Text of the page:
What did you think an artist would pick up on from your poem?
Poet Rosalynde Vas Dias: Well, there’s really only one character or dominant image, which is the lighthouse, so I was mostly curious to see how literally the artist would treat the poem.
What inspires you in this poem?
Artist Elizabeth Terhune: I was immediately drawn into the world of the poem.
Did the visual artist refract any element of the poem that made you see the poem differently?
Poet Rosalynde Vas Dias: I realized that there’s a confusion of interiority/exteriority or a kind of lack of boundaries with my lighthouse. The two images of the lighthouse balancing each other at the ends of the broadside really made that leap out at me.
When you began this piece, was it color, shape, or some other aspect that you followed? Did that change?
Artist Elizabeth Terhune: I was probably focused initially on the rock foot and the fire running through cracks—so I think I verged on misinterpreting the poem, or actually did misinterpret it—opting for an almost volcanic scenario. But the poem really is more complex and lovely—there is softness, the whelk, and the ensuing paradox of her polished absence; there is the spiral staircase and cracked walls. So many images involving circle and cracks, emptiness and darkness with light thrown around.
What surprised you when you saw the poem and art together?
Artist Elizabeth Terhune: I was happy that the visual worked to focus on the poem. The broadside has three pillars—image, text, and image again. This mirrors the pulse of a rotating light. I feel my role is to get people to move their eyeballs to the text. To assure them that investing the time to read a poem will be worth it. This poem fits here like something in the mouth.
Have you ever written work that has been inspired by visual art? What was that experience like for you? Why were you inspired to do so?
Poet Rosalynde Vas Dias: I do use visual art from time to time as a jump-starter. Sometimes I write little poems based on Tarot imagery. The first truly ekphrastic poem I ever wrote was in college. I had a very vivacious art history professor whom I quietly adored—I took an ‘Art of the Renaissance’ class with her and one day she was talking to us about an altarpiece by Robert Campin—it is an Annunciation triptych and one of the side panels is of St. Joseph in his workshop building a mousetrap.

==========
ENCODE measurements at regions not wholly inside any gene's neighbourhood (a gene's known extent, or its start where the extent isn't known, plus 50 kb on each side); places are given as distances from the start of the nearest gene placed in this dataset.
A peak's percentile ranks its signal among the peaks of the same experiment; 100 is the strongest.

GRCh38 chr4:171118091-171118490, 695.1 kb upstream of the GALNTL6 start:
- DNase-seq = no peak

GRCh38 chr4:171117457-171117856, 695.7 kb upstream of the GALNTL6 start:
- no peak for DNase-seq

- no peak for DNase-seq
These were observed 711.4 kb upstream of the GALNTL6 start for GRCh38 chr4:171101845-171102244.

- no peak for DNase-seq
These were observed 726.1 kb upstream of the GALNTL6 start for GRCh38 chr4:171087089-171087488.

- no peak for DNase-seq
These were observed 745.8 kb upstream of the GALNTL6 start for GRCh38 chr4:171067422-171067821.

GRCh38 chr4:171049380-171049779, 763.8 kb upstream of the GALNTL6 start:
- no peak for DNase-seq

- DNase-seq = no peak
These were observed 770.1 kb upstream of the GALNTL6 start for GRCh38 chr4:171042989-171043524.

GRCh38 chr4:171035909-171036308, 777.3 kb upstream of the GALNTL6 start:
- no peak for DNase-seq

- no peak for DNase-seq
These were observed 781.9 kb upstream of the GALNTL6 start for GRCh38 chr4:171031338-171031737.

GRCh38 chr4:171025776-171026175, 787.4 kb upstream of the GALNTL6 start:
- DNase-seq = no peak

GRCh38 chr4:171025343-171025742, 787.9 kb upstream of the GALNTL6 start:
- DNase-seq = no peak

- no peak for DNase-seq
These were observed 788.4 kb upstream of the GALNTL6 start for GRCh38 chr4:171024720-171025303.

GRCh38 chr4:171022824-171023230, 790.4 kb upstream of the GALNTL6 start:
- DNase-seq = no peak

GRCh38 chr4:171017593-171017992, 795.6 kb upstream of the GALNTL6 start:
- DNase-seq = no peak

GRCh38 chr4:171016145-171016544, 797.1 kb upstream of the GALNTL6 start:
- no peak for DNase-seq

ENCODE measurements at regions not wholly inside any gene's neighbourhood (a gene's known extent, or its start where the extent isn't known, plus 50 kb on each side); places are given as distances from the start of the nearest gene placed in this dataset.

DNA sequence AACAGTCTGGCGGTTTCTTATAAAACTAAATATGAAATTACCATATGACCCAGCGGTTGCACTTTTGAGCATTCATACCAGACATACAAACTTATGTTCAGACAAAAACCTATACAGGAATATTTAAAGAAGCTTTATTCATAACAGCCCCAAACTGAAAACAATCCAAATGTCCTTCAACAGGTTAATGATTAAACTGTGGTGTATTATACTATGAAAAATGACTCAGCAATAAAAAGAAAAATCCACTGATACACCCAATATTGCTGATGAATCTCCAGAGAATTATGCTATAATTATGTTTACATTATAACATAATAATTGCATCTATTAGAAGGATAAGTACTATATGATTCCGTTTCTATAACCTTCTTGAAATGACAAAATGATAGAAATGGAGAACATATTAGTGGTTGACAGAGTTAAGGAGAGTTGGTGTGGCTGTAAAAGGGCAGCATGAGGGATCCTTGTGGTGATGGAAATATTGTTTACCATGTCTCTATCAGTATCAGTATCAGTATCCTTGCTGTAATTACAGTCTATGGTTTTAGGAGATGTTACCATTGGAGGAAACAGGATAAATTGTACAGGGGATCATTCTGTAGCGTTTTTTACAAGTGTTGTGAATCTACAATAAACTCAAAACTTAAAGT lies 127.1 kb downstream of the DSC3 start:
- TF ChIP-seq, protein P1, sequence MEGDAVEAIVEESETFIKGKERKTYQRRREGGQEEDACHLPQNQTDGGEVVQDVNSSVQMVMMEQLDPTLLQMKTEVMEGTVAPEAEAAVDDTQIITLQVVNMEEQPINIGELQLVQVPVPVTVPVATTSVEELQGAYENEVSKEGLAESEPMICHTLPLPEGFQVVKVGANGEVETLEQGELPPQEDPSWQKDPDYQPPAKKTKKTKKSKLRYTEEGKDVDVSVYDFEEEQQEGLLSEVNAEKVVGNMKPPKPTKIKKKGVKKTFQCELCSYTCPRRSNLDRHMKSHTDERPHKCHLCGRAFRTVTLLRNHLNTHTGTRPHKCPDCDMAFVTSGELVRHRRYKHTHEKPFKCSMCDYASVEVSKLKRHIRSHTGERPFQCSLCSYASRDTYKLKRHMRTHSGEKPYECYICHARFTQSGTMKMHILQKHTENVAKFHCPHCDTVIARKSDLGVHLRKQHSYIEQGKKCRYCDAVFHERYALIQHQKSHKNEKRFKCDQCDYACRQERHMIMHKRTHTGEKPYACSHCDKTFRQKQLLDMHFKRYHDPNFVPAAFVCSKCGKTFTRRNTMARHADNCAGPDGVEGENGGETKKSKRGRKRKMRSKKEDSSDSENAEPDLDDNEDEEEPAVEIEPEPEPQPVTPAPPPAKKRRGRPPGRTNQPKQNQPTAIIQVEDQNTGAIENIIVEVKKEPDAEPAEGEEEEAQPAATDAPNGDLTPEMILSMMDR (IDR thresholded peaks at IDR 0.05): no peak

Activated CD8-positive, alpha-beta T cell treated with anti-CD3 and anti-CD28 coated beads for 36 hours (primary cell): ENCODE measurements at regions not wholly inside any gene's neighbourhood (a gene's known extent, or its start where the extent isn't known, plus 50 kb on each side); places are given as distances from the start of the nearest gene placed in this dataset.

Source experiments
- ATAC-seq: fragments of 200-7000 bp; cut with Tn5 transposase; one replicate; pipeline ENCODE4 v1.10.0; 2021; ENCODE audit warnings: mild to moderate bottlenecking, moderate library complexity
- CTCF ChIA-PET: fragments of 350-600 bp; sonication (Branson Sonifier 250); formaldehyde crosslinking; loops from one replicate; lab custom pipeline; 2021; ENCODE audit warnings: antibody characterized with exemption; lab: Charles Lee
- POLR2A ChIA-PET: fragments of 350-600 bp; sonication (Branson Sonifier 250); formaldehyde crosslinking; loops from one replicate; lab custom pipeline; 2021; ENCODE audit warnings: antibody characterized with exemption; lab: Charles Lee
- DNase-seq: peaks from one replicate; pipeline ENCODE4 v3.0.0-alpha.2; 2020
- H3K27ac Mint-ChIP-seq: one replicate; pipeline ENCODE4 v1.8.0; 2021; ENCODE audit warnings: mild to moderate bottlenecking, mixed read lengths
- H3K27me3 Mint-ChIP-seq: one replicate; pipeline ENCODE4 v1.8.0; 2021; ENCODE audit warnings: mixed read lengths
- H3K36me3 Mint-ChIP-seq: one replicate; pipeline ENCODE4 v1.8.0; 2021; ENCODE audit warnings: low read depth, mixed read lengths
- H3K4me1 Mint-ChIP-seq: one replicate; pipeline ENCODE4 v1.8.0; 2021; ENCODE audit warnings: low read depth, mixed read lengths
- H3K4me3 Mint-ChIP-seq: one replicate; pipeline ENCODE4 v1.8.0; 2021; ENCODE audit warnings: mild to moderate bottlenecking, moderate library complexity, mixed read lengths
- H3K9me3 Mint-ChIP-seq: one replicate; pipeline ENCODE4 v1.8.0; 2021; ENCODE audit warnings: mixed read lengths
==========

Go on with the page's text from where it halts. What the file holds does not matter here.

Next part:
The professor mentioned that this was meant to signify Christ as a trap for Satan—I really love the idea of ‘iconography’ generally and I think my imagination was captured by a literal man making a literal mousetrap for literal mice and not really thinking any grandiose thoughts about the Messiah. I wrote a prose poem called “St. Joseph,” really just to focus on Joseph’s humanness and real life distractions pre-baby. That poem was just published this year in The Laurel Review actually, eighteen or nineteen years after it was written.
How does literature fit into your creative life as a visual artist?
Artist Elizabeth Terhune: Oh boy. I can’t begin to answer that. Let’s just say everywhere.
Describe the collaboration in one word.
Poet Rosalynde Vas Dias: Lineful. Liney?
Artist Elizabeth Terhune: Airy
If the Broadsided collaboration were a piece of music, what would it be?
Poet Rosalynde Vas Dias: There’s a really fabulous audio production by Annie McEwen I just heard this year about the foghorn. It’s called ‘Here I Am and Here There Be Danger’—you can listen to it on PRX. I heard it just a few months ago and was so jealous. It isn’t music—it’s creative radio. It might be a good companion piece for this broadside, though it is more about actual heartbreak than “Lighthouse” is.
Artist Elizabeth Terhune: Dido’s Lament (linked to YouTube performance). From Purcell’s Dido and Aeneas. (It gets amazing at 1.24 sec in.)
Read any good books lately?
Poet Rosalynde Vas Dias: I’m slowly reading a biography of Stephen Sondheim—I guess, come to think of it, that his musical Sunday in the Park with George is highly ekphrastic, among other things—and I’ve been reading some fairy tales & some issues of The Fairy Tale Review for this course proposal I want to write.
Artist Elizabeth Terhune: Edith Wharton’s Ghost Stories. Tolstoy’s Anna Karenina (Pevear and Volokhonsky). Mouse by Georgie Carroll.
Seen any good art lately?
Poet Rosalynde Vas Dias: I live next to The Steel Yard in Providence—a non-profit that holds classes on metal working—casting, welding—and ceramics and does on-site fabricating as well. There was a sculpture there by a successful sculptor here in town and it was getting ready to be packed up and shipped to its permanent home—for a day or two, it was standing up and then it was put on its side and stabilized with wooden framing so it could travel and I’d see it reclining in the dark when I’d take my dog out. It feels very private and special to see art like that—the way it isn’t really going to be seen in the future or isn’t meant to be seen.
Artist Elizabeth Terhune: Jacob Lawrence’s Migration Series. Masterpiece of the 20th century.
Artist Elizabeth Terhune: Just a big thank you to Rosalynde Vas Dias (hope Providence is treating you well) and to Elizabeth and everyone at Broadsided Press.